Scott Coffey, the former dean of students at Hebron Elementary School, stands in the building’s empty gymnasium in early December. He soaks it in, admiring the discarded desks and chairs, the large windows above the faded bleachers. Everything is cast in a gray glow.
The building, which was built more than 100 years ago in 1914, stood the test of time educating Hebron’s youth. At one time, all grade levels were taught there, including high school. Generation after generation of Hebron’s families attended school there.
But for the first time in 108 years, the building sits empty. There are no students laughing in the halls, no athletes running up and down the floors of the gym, no school buses idling in the parking lot.
The local school board elected to relocate the students to Jackson Intermediate School — an updated, modern building — before the 2023-2024 school year.
“It feels – it just feels so empty,” said Coffey, taking a seat on the bleachers. “This place used to be filled with kids every day. You could feel the energy. When they all came in, you forgot that the building needed repair and attention. They filled it with life.”
The “Frankensteined” building, though, couldn’t last.
The hallways warp through the building. They slope, curve and turn — revealing the oldest parts of the building, as well as more modern additions from the 1950s, ’70s and ’80s.
Though the building is empty, its story isn’t over. The Hebron Elementary building will be put up for auction by Lakewood Local Schools on Wednesday, Dec. 6, 2023. The starting bid for the property, located at 709 Deacon St. in Hebron, sits at $650,000.
A little shy of a year ago, in mid-December 2022, Coffey stood in the same gymnasium to address his school, filled with students in kindergarten through second grade.
“They’re kids, y’know?” he chuckled. “But it wasn’t lost on them. Everything we were doing was going to be the last. The last first day, the last field day, the last assembly…”
He trailed off into silence. His eyes continued to scan the wooden floor, stage, and random equipment.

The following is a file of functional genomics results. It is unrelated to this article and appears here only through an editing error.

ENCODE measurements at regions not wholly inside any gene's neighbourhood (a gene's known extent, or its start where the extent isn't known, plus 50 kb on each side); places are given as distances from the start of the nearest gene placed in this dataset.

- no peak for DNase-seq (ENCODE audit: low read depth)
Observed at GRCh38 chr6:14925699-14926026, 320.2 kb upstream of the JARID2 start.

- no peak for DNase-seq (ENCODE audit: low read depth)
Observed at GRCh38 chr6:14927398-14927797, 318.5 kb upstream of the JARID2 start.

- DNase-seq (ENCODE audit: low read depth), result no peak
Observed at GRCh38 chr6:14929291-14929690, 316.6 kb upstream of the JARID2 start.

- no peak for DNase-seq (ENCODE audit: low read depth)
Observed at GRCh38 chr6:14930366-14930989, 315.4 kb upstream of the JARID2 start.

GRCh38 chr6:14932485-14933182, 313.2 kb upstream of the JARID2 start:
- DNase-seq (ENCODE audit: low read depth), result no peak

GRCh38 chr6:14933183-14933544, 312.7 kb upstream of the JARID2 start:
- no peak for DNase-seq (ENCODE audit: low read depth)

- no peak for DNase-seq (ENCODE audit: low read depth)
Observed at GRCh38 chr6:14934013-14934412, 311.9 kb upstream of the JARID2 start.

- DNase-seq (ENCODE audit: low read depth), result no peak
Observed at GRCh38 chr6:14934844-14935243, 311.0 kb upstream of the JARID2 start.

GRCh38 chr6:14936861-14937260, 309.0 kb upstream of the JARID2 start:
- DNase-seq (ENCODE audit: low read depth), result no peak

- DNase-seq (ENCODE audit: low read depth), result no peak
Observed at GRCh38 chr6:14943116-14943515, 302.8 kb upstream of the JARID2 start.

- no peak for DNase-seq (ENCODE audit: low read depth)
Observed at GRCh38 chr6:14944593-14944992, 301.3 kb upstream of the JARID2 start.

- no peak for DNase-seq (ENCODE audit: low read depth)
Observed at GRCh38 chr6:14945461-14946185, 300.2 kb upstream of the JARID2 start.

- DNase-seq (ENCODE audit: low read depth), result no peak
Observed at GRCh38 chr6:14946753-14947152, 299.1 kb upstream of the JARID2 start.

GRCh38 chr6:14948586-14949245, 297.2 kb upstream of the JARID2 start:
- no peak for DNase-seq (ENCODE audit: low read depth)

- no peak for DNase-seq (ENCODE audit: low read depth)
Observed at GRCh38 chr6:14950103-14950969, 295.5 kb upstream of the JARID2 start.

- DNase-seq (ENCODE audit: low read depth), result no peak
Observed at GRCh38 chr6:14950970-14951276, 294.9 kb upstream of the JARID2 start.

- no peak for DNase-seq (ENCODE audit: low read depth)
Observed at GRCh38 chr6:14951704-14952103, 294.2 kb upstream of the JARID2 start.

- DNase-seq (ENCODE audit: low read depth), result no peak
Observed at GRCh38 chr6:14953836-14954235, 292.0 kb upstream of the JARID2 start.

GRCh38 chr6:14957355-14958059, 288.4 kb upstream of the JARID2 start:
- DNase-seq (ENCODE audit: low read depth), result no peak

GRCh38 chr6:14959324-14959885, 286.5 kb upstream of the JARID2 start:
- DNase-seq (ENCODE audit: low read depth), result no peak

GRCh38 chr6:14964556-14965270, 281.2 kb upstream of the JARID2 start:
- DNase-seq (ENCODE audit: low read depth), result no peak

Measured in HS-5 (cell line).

“You know something that really jumped out at me?” Coffey asked. “All of these dots,” his finger now pointing to the ground where multicolored dots spot the floor. Even between us on the bleachers, there are four tightly packed dots. “These dots are social distancing tools from the pandemic. It’s funny, there is a mix of this ancient architecture and then COVID scars.”
Coffey speaks of the rich history of the building with passion and sentimentality, detailing athletic events that took place in the gym and the since-torn-down stadium, how the last class of seniors graduated in 1959 before the high school relocated elsewhere in Lakewood, about the agricultural programs, the art classes, and the people who made the school “tick.”
However, none of that was enough to justify the school being in use.
Maintaining the building was too much work, Coffey explained. With three floors and no elevator, it wasn’t compliant for people with disabilities.
“This here is a lift put in to make the building more accessible,” Coffey said, pointing to a metal contraption attached to the stairs. “Most of the building only has stairs.”
The building couldn’t meet today’s standards for school safety, with no place to vet visitors before they entered the building and almost no airflow in classrooms.
Due to the limited airflow, Coffey said the third-floor classrooms could reach 100 degrees on a hot day. The building just wasn’t a viable option for housing a school anymore. Coffey was aware that it was time for the building to be put to a different use, but no one knows what that may be.
Doug Walker, Lakewood’s director of facilities, has been offering tours of the building for people interested in purchasing the property. When asked what groups had toured so far, he said a real estate group was interested but did not provide further description.
Valerie Mockus, a village council member and Hebron’s mayor-elect, holds hope that the building will serve a positive purpose for the community. Mockus is a fifth-generation resident of Hebron and attended school at Hebron Elementary during the ’70s. She currently lives in a former church built in 1903 in Hebron that she and her husband have renovated and transformed into their home.
Mockus would like to see the school building put to use for the community. She hopes that the village and Lakewood School District can work together to allow for the building to pass into the hands of the village. However, Mockus says that she is not able to speak for the community, as there has been little to no discourse around the topic.
“If we were able to come up with funding and residents wanted it, we’d do our best,” Mockus said. Ideally, with the building’s central location to the village, Mockus said it would be perfect for a community center or library that would be an easy walk for residents. She encourages Hebron residents to reach out to her or any elected official to share their thoughts on the matter.
“It comes down to, how important is it to you to save the land and this building?” Mockus asked.
Hebron Elementary is “one of the most significant buildings in our village,” she added. “It’s really in the DNA of this community.”
Andrew Theophilus writes for TheReportingProject.org, the nonprofit news organization of the Denison University Journalism Program, which is funded in part by the Mellon Foundation and donations from readers.